Massachusetts Lawmakers Continue to Debate EBT Reforms
In December, Governor Deval Patrick signed legislation amending a commission that would look at EBT fraud in Massachusetts. The commission was created after it was found that the state public assistance cards were being used to pay for tattoos, alcohol, tobacco, and other things not intended in the program. After a report was filed on April first by the Commission, the House of Representatives began working on their own EBT reform plan, which was included in their FY 2013 budget proposal.
The provision which was led by Republican Representative Shauna O’Connell would impose restrictions on where EBT cards can be used, outlawing sales on alcohol, entertainment, cosmetics, weapons, travel, and other areas. O’Connell says that because most EBT cards are used to obtain cash from ATM’s, it’s almost impossible to determine where the public funds go after withdrawn.
The Senate also included some EBT card reforms in their budget proposal released this week. The Senate’s plan is not as restrictive as the House’s policy. Representative O’Connell criticized the Senate’s version of the reforms.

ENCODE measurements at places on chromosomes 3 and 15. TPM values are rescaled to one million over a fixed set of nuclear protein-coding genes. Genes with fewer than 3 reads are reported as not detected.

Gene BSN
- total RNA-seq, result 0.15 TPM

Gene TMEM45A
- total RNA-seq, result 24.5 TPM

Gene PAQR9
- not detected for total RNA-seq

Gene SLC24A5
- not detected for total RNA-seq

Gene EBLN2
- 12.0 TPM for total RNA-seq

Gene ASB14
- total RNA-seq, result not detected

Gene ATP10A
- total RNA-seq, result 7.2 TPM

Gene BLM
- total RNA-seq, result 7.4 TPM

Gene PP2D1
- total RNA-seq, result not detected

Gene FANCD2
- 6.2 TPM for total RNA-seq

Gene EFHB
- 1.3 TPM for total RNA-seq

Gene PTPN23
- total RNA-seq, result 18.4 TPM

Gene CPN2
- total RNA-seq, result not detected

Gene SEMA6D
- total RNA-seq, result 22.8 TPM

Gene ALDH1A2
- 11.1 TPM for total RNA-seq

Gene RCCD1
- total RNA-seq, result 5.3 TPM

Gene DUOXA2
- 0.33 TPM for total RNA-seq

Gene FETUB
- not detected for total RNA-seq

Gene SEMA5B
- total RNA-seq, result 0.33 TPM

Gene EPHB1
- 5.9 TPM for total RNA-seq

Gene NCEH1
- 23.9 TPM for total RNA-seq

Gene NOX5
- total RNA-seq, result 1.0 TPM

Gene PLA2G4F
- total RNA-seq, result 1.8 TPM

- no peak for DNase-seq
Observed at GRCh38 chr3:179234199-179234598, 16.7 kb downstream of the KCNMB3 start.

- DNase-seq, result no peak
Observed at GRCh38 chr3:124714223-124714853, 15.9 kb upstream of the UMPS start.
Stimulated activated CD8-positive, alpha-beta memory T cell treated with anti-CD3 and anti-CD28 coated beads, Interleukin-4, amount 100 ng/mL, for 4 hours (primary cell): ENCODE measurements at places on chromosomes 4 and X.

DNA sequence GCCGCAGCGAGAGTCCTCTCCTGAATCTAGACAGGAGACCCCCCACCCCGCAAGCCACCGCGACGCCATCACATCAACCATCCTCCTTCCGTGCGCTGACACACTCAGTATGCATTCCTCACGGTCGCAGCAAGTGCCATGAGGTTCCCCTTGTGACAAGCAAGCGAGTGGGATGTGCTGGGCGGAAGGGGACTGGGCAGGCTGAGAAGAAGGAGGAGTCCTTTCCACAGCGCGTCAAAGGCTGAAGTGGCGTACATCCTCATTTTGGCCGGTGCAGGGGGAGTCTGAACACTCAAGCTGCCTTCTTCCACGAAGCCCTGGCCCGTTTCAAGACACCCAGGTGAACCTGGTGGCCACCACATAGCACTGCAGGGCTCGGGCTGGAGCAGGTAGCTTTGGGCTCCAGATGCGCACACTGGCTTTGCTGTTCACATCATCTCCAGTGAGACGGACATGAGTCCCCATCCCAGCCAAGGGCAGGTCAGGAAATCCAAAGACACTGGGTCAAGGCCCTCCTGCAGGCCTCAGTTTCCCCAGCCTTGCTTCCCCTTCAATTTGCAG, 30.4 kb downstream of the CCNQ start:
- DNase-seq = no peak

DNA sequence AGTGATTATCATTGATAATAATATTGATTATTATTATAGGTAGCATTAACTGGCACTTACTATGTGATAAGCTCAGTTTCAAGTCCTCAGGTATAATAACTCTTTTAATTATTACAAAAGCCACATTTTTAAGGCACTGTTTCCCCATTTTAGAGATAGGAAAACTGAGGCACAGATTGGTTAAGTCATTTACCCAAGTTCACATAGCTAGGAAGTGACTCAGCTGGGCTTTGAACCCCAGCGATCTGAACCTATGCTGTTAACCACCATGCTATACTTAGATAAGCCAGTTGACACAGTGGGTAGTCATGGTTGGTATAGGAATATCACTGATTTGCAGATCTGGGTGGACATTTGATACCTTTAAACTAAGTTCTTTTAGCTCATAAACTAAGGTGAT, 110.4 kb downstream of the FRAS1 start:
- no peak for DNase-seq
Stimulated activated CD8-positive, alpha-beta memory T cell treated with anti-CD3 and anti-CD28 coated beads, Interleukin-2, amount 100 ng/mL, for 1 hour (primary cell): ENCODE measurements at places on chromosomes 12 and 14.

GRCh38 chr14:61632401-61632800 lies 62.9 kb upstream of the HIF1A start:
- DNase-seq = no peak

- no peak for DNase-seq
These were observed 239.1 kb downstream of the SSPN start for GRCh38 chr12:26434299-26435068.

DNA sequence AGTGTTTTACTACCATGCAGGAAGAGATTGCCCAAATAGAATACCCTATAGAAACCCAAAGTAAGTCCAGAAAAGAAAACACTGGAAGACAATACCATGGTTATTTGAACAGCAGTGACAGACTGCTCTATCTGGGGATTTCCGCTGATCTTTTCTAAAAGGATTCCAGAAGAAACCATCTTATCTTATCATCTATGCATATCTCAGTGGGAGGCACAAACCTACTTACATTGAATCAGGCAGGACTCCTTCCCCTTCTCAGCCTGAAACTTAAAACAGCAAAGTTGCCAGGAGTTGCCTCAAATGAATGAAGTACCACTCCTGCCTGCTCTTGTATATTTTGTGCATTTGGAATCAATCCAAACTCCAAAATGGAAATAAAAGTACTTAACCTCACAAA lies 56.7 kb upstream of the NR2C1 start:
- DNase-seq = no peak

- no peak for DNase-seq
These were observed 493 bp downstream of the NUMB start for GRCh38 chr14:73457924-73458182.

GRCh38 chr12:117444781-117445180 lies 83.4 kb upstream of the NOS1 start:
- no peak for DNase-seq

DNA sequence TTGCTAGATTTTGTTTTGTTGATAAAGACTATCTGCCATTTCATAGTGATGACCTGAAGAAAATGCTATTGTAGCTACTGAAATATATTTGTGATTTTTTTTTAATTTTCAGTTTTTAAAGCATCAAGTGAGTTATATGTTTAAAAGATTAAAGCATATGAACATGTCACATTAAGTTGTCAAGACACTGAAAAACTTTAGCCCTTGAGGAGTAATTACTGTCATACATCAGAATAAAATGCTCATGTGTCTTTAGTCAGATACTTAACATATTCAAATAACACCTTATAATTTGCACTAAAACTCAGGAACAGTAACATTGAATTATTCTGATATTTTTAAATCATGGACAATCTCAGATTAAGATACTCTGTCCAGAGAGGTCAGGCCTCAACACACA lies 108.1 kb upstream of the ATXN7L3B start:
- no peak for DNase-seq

In addition to calling for more penalties, the House version of the bill also contained language that would restrict some businesses, such as tattoo parlors or movie theaters, from allowing EBT withdrawls in ATMs on their location.
Democratic Representative Tricia Farley-Bouvier of Pittsfield voted against the House’s plan. While she does agree that fraud should be put under control, and supports the penalties included for trafficking EBT cards, she said that the House version did not do enough to control where the cash obtained from withdrawls can go, and that she would rather go with the State Commission’s recommendations. She also mentioned that she had issues with the way the bill was presented in the House.
The Senate will continue to discuss EBT reform. The state-led EBT Commission found that 85% of funds obtained from EBT cards were spent as cash.